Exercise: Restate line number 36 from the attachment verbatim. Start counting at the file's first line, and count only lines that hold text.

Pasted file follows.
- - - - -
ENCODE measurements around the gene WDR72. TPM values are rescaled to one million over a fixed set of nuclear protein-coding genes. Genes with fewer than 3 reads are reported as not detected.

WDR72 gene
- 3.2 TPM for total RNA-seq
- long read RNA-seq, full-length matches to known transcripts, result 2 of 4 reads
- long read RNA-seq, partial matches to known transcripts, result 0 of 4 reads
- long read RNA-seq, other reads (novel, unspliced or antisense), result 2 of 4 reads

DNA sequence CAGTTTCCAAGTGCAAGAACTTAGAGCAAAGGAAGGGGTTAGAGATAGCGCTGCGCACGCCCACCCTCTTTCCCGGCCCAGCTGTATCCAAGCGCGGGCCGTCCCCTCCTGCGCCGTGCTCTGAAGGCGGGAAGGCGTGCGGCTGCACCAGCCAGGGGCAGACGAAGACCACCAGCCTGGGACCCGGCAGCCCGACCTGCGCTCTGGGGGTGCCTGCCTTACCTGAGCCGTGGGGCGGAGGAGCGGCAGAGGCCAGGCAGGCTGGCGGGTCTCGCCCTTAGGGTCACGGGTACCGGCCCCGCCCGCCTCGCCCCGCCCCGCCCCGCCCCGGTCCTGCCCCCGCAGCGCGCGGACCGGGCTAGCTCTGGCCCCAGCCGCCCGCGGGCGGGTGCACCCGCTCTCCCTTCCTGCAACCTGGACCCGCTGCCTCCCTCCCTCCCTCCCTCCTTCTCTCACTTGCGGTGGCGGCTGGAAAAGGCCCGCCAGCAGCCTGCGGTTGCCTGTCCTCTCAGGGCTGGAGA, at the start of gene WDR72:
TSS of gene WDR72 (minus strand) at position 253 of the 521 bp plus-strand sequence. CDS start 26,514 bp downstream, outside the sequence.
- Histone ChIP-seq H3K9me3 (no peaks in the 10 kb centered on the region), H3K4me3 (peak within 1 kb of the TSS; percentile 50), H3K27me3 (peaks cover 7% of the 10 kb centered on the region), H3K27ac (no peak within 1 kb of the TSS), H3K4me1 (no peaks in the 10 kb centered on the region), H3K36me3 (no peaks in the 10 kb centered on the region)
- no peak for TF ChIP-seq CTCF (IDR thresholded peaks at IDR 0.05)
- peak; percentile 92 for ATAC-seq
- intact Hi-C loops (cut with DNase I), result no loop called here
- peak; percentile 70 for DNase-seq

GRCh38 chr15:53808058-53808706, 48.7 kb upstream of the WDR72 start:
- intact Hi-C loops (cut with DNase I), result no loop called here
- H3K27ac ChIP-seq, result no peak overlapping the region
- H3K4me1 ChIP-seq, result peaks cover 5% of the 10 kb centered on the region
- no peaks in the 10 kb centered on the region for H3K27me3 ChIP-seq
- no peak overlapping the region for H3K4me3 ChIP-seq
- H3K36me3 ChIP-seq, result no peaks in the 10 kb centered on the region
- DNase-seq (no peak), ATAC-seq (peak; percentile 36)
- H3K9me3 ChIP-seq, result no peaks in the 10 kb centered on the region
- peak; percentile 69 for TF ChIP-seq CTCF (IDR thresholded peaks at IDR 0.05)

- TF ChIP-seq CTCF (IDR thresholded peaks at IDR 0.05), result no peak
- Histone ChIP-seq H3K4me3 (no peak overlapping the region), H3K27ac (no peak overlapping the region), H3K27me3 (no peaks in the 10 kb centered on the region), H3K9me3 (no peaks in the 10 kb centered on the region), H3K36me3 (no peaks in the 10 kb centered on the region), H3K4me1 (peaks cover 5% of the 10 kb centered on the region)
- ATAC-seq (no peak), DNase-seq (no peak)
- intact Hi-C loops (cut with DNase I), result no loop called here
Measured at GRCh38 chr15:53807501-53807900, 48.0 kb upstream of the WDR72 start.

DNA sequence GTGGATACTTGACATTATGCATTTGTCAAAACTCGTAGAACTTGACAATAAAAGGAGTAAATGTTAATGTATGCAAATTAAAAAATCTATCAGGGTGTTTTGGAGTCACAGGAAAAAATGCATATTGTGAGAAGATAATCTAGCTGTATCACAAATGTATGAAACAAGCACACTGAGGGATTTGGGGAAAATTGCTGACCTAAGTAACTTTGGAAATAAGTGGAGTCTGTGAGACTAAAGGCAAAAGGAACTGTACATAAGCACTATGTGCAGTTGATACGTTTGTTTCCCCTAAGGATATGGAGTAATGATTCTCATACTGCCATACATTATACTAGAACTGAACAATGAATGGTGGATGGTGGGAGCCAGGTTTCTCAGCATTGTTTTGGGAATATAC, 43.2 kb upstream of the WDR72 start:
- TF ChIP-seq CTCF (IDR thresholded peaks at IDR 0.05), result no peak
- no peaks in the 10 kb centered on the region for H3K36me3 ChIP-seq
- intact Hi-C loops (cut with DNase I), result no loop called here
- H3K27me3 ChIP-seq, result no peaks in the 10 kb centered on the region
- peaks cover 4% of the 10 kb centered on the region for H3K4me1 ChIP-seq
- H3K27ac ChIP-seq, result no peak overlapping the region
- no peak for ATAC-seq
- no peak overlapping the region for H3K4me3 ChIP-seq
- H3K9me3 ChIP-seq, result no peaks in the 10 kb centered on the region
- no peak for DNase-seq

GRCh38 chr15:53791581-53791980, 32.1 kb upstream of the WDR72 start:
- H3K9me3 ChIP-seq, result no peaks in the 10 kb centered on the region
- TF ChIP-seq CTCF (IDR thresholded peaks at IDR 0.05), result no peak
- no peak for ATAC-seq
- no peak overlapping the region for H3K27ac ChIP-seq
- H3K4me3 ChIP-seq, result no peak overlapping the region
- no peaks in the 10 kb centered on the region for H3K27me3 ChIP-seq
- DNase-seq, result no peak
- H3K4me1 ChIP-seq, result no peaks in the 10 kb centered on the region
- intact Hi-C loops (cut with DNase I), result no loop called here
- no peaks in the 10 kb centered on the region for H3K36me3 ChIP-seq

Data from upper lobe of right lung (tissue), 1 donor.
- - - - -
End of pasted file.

- no peak for ATAC-seq